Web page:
Finally, here are some useful tips for staying out of debt and saving literally thousands of dollars a year.
Frequently asked questions about budgeting
Q. What is the definition of budgeting
Q. According to the online encyclopedia Wikipedia, a personal budget is defined as, “a finance plan that allocates future personal income towards expenses, savings and debt repayment. Past spending and personal debt are considered when creating a personal budget”.
Q. How to do budgeting when in debt?
A. Budgeting when in debt is not much different than budgeting in general. The principle difference is that the budgeting must put a high priority on debt repayment – even ahead of savings. The reason for this is that debt has a higher interest cost than the interest you would earn by saving the same amount of money.
Q. Why budgeting is hard?
A. Budgeting is hard because it requires a fair amount of self-discipline. The whole purpose of budgeting for most people is to cut their spending so they’re living below their means. This generally means making sacrifices in things like buying clothes or entertainment. It can be tough to keep making those sacrifices for four or six months when budgeting becomes second nature.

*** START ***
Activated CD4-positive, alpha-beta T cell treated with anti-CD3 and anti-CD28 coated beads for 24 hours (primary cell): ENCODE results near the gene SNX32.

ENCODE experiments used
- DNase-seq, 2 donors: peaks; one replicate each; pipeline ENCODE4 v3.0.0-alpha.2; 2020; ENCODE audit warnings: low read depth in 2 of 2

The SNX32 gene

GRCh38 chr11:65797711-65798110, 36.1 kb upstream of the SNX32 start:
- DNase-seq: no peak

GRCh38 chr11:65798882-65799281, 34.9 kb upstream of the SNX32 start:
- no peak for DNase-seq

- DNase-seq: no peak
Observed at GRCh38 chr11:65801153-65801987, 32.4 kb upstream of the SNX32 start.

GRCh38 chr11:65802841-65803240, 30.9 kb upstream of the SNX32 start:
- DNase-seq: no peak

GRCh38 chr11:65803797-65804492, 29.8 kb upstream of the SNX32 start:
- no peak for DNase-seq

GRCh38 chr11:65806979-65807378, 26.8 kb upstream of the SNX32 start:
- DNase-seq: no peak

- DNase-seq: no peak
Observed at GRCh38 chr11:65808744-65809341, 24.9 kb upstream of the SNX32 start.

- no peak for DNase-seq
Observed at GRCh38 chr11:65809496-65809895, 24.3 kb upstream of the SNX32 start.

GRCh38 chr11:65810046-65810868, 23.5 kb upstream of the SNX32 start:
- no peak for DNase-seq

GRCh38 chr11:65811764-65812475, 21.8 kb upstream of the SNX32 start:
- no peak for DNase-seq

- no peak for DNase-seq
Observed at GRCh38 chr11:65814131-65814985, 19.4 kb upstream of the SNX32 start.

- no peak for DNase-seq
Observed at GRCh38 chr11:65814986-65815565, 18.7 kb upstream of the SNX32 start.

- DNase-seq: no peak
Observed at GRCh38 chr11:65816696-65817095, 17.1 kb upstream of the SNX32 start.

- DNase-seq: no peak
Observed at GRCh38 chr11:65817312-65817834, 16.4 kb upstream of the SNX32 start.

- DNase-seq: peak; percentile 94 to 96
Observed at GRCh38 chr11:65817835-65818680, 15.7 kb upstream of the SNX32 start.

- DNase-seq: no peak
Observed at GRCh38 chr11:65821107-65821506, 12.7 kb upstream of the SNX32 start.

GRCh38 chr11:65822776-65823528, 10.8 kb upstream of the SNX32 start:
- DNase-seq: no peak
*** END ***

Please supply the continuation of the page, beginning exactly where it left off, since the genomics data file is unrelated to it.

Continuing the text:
Q. Why is budgeting useful?
A. Budgeting is useful because it enables you to create a plan for your spending and ensures you’ll always have enough money for the things you need (think food, shelter, etc.) and the things that are important to you. Budgeting will also help keep you out of debt.
Q. Why does budgeting fail?
A. Budgeting fails for one or more of the budgeting blunders cited above. However, the biggest reason why budgeting fails for most people is a lack of self-discipline. The second biggest reason is usually impulse purchases.
Q. Where to start with budgeting?
A. Tracking your spending for at least 30 days is where you start with budgeting. This means accounting for every penny you spend. There are apps available that will help you with this so it doesn’t have to be as difficult as you might think.